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Vol. 9 - Issue 8
December 7, 2020


Number Of Occurrences…And Kabobs


I have not seen many decisions lately addressing number of occurrences.  It is usually a frequently litigated issue.  This I know from having followed it, for the past ten years, as part of writing Insurance Key Issues.  And no surprise it is so popular.  The number of occurrences at issue can make a big difference – a really big difference – in the amount of money available to satisfy a claim.  If a policyholder or claimants can turn one occurrence into two or more, they have performed insurance alchemy.

I was happy to see that a number of occurrences decision came up last month, and an interesting one at that.  And it involves kabobs.  I love a good kabob.

At issue in Travelers Casualty Ins. Co. v. Mediterranean Grill & Kabob, Inc., No. 20-40 (W.D. Tex. Nov. 4, 2020) was coverage for nearly 200 cases of food poisoning, from salmonella, allegedly contracted at Pasha Mediterranean Grill in San Antonio.

The food poisoning led to seven lawsuits, all alleging that Pasha was negligent in the manufacture and preparation of food and such negligence was the proximate cause of the food poisoning.

Pasha was insured under a commercial general liability policy issued by Travelers.  The limit of liability was $1 million each occurrence and $2 million.  This is all you need to know that number of occurrences was going to be a big issue.  It’s the difference between there being up to $1 million available for all of the claims or $2 million.

Travelers, treating all of the claims as arising out of a single occurrence, offered to pay $1 million is settlement.  However, this was rejected by Pasha.  It argued that each food poisoning was a separate occurrence.  Therefore, for the remaining 124 claimants, Travelers must pay over $1.5 million.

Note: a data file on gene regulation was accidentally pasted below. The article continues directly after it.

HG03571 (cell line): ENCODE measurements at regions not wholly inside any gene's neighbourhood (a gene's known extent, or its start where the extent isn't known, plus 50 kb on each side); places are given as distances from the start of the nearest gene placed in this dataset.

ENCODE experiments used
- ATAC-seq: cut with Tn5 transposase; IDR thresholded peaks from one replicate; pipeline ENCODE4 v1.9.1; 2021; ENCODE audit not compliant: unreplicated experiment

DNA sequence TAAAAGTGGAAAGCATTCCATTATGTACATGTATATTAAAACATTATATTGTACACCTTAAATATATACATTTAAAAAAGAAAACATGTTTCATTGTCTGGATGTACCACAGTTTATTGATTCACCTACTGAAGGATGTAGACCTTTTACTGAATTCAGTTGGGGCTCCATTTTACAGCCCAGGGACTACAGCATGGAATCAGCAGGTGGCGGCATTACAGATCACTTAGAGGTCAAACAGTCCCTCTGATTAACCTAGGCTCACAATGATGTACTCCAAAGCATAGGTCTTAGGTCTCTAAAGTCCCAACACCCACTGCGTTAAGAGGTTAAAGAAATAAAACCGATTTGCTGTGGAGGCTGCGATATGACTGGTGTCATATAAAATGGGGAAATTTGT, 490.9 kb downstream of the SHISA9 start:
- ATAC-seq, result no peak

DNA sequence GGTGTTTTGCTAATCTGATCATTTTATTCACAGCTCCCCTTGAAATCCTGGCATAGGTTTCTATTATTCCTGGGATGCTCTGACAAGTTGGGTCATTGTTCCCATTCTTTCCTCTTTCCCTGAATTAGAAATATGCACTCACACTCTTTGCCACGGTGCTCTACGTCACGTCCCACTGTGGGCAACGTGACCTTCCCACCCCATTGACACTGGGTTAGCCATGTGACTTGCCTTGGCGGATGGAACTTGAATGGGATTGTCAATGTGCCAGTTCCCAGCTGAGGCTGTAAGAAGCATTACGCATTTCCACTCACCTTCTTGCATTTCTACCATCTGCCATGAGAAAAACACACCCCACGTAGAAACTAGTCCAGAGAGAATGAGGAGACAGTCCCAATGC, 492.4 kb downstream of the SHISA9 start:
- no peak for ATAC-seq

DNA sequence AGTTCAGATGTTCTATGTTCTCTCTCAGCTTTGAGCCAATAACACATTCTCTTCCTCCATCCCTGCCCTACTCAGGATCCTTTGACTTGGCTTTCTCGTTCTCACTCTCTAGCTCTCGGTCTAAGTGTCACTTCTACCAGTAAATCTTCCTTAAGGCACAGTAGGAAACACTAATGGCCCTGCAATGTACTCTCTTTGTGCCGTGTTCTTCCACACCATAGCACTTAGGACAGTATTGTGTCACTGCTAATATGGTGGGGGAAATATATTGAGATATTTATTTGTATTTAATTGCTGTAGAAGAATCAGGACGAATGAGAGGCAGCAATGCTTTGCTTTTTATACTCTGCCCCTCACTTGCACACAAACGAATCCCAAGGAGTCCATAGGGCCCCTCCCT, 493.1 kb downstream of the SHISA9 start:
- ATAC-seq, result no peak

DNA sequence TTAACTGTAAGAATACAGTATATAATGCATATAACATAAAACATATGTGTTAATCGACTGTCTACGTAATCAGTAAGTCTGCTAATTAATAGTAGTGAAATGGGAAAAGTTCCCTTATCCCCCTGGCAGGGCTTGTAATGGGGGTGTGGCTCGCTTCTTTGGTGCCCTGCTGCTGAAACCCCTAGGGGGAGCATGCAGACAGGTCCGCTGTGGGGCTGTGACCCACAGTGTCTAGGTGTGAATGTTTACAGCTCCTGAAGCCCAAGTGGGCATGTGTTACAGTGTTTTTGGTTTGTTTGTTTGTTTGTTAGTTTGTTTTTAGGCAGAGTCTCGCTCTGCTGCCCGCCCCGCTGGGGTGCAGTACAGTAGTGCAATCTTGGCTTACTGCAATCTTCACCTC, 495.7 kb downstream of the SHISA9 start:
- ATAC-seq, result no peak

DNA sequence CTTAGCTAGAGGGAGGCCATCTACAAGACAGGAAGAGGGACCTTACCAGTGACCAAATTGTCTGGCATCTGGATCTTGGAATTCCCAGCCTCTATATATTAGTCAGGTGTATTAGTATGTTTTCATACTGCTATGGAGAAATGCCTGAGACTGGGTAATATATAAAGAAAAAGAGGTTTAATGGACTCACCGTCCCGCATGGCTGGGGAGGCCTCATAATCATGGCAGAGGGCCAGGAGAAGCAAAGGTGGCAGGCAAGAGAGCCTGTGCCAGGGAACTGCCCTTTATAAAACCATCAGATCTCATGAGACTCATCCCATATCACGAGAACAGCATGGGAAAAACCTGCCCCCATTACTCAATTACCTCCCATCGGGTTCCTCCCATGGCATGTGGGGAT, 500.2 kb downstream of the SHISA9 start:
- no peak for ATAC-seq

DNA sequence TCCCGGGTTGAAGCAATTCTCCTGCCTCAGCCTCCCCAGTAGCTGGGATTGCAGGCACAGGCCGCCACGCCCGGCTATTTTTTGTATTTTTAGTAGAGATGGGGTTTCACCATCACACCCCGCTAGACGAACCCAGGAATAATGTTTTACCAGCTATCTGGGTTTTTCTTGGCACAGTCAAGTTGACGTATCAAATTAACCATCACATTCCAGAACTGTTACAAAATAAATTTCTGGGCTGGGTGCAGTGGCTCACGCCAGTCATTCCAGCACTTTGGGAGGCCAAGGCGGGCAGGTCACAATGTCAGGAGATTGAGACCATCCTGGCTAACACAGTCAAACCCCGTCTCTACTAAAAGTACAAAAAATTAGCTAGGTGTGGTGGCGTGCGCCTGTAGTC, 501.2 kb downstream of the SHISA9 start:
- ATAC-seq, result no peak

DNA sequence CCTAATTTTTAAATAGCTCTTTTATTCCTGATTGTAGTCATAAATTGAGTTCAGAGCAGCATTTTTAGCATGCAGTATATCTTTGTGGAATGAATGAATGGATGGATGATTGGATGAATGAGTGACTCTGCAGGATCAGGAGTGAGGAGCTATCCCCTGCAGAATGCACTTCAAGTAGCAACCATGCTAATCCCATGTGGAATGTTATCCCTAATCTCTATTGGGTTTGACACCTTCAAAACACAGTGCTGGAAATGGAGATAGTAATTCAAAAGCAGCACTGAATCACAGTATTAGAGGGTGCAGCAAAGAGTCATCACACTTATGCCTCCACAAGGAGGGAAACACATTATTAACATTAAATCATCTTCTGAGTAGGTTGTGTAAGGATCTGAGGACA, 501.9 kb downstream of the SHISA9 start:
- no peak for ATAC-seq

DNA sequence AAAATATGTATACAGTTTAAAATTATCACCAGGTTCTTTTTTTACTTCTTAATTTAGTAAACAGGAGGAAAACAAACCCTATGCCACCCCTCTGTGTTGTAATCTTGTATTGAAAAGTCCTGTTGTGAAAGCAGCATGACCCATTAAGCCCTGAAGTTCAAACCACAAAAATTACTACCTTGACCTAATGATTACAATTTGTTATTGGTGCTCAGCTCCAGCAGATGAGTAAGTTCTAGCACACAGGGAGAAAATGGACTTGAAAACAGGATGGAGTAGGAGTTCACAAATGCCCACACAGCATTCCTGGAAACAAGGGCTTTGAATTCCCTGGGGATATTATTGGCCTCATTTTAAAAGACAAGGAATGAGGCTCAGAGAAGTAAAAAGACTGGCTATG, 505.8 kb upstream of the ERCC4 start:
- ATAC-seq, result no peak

As Pasha saw it, there were a multitude of causes of the food poisoning.  Pasha pointed to pauses or interruptions in its business operations – opening and closing -- during the poisoning, as well as the preparation of different batches of food.  A report of the San Antonio Health District was inconclusive as to the cause of the outbreak, but pointed to multiple contributing factors, such as the presence of unclean utensils and improper hand washing. 

But despite all this, the court had little trouble concluding that, based on Texas’s “cause test” for determining number of occurrences, there was only one at issue:

“[O]nly one cause gave rise to Pasha’s liability, and that is Pasha’s allegedly contaminated food. Thus, under Texas’s ‘cause’ analysis it appears there was a single, continuous event that both allegedly caused the injuries in the underlying suits, and gave rise to Pasha's liability. Therefore, the food poisonings were a single ‘occurrence’ under the policy. Importantly, this conclusion comports with the language of the policy. Included in the definition of occurrence is ‘continuous or repeated exposure to the same general harmful conditions.’ The allegedly harmful condition here was food that had been contaminated with salmonella bacteria and, therefore increased the risk of illness and possibly death. Individual patrons were continuously exposed to this alleged condition while they ate Pasha’s food, and patrons, as a group, were repeatedly exposed to it. . . . There is no allegation or evidence that Pasha returned to preparing food safely, allowed the food to become contaminated again, and then, because of Pasha’s negligence, exposed more patrons to contaminated food. Thus, Pasha’s purported negligence is alleged to have caused one uninterrupted chain of events, meaning there was but one proximate, uninterrupted and continuing cause of the contamination for which it may be liable.”

It’s an old story: not enough limits?  Find more occurrences.

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